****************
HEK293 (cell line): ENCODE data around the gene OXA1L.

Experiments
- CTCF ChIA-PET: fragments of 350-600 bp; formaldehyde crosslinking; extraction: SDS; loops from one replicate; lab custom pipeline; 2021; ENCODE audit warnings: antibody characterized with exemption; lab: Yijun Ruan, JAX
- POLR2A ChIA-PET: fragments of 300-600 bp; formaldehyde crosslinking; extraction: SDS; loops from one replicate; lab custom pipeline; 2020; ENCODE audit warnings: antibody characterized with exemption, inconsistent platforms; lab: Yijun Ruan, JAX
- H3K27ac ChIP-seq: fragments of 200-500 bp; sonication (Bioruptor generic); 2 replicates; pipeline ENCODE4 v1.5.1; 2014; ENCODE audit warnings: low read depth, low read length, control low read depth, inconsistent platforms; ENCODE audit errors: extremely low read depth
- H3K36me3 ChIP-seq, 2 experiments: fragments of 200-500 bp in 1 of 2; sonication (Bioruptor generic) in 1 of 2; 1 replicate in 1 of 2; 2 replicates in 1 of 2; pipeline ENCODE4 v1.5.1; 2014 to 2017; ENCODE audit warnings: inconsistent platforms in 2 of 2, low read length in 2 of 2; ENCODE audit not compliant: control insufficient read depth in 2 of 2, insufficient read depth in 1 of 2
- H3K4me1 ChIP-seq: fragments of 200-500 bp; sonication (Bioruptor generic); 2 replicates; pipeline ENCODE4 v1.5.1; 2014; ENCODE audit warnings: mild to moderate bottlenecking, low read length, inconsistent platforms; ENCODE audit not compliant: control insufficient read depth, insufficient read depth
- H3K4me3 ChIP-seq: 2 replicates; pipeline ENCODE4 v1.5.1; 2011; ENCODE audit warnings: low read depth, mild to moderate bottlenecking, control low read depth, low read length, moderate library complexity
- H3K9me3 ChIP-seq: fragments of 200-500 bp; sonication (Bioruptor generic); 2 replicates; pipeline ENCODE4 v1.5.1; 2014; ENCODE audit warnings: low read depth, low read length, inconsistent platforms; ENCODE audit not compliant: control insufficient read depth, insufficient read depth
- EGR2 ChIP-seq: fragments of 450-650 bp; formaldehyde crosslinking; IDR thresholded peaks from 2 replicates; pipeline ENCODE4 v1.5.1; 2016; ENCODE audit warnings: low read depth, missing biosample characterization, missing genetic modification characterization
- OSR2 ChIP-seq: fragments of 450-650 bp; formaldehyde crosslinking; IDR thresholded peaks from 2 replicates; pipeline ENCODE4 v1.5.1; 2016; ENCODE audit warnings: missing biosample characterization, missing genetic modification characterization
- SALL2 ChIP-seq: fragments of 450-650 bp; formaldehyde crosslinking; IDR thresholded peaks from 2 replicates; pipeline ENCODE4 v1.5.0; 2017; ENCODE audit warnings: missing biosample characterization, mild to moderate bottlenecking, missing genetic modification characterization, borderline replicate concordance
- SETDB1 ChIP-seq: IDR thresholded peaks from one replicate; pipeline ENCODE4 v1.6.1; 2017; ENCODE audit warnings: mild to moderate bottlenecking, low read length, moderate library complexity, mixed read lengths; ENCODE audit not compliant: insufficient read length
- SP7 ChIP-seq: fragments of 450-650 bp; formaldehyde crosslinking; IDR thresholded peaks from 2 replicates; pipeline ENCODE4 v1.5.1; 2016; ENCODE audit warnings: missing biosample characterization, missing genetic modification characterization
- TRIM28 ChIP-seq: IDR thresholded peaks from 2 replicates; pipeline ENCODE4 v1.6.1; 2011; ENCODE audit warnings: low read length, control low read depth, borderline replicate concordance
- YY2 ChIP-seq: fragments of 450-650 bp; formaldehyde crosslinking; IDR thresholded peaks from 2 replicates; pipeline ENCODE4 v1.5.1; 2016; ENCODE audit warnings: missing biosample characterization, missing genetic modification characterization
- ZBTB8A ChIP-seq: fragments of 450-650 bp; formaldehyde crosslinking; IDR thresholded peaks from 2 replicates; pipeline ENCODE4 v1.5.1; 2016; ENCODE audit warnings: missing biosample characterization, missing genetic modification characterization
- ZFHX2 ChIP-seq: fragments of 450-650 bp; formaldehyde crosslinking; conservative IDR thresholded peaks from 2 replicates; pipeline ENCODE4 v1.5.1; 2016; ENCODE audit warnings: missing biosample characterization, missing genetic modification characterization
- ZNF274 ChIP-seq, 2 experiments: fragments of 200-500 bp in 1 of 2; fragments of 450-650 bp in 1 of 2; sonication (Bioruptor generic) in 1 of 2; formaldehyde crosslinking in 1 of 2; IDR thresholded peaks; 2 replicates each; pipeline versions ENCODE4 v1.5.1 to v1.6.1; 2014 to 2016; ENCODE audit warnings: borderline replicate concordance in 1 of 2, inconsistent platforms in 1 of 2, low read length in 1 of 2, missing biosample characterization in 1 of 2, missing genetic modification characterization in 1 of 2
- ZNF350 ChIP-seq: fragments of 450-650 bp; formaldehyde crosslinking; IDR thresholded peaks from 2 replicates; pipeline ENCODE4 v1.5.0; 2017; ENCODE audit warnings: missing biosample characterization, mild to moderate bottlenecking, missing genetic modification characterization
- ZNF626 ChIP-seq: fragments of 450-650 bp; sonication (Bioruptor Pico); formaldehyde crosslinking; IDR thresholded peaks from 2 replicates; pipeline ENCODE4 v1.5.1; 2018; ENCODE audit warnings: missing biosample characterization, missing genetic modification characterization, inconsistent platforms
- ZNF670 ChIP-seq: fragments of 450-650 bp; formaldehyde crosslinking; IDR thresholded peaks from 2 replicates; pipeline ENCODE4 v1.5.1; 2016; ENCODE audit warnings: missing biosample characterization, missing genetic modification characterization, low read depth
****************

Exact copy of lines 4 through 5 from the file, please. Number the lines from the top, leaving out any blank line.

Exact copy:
- POLR2A ChIA-PET: fragments of 300-600 bp; formaldehyde crosslinking; extraction: SDS; loops from one replicate; lab custom pipeline; 2020; ENCODE audit warnings: antibody characterized with exemption, inconsistent platforms; lab: Yijun Ruan, JAX
- H3K27ac ChIP-seq: fragments of 200-500 bp; sonication (Bioruptor generic); 2 replicates; pipeline ENCODE4 v1.5.1; 2014; ENCODE audit warnings: low read depth, low read length, control low read depth, inconsistent platforms; ENCODE audit errors: extremely low read depth